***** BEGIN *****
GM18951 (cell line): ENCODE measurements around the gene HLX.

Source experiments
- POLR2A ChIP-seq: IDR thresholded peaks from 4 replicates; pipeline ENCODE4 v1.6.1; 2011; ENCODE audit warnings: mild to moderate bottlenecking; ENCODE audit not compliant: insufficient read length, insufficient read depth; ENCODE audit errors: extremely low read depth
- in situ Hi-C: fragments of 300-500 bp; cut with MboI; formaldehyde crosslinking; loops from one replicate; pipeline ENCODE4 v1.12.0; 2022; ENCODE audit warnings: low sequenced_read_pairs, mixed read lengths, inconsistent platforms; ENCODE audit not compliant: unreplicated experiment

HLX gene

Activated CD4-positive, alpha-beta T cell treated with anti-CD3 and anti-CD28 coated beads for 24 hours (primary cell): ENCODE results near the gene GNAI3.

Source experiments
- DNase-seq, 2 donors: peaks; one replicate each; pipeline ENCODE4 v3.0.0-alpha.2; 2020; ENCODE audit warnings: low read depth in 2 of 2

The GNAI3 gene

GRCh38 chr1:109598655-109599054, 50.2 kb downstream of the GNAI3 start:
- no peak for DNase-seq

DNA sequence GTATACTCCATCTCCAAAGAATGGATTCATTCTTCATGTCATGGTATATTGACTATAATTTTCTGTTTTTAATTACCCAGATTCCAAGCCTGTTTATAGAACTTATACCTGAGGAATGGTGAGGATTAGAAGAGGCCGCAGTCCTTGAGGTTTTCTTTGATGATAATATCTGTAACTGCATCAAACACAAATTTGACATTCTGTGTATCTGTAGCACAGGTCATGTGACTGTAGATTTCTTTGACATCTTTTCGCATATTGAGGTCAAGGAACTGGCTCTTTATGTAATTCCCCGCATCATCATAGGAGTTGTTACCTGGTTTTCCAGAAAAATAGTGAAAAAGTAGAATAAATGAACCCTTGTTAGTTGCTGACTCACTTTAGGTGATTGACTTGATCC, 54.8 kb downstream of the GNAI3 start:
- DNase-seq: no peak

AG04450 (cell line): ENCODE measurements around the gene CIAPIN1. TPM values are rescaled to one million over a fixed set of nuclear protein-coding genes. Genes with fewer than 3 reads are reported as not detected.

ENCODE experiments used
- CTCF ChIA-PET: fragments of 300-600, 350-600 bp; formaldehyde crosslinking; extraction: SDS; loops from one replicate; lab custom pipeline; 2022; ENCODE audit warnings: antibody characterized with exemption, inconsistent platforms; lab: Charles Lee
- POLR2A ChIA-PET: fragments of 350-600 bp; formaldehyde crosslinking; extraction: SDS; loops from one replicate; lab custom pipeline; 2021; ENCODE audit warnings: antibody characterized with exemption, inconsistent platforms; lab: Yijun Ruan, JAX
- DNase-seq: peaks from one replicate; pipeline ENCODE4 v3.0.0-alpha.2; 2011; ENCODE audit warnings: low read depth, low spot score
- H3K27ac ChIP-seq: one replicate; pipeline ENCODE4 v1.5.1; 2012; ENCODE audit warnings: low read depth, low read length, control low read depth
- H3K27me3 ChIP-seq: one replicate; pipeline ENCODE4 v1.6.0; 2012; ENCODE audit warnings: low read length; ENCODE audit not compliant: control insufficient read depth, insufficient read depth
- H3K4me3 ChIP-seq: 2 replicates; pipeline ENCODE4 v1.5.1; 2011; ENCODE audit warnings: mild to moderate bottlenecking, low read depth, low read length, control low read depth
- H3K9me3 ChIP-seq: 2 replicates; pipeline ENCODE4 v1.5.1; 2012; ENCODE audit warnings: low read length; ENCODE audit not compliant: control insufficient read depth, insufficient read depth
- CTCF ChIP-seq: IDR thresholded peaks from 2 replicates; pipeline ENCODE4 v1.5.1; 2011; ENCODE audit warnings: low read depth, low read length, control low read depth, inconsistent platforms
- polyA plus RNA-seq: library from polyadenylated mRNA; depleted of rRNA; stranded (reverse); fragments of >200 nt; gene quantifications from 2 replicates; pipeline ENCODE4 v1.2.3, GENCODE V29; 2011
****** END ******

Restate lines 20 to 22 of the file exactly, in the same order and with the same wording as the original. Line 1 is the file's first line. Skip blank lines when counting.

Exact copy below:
- H3K27me3 ChIP-seq: one replicate; pipeline ENCODE4 v1.6.0; 2012; ENCODE audit warnings: low read length; ENCODE audit not compliant: control insufficient read depth, insufficient read depth
- H3K4me3 ChIP-seq: 2 replicates; pipeline ENCODE4 v1.5.1; 2011; ENCODE audit warnings: mild to moderate bottlenecking, low read depth, low read length, control low read depth
- H3K9me3 ChIP-seq: 2 replicates; pipeline ENCODE4 v1.5.1; 2012; ENCODE audit warnings: low read length; ENCODE audit not compliant: control insufficient read depth, insufficient read depth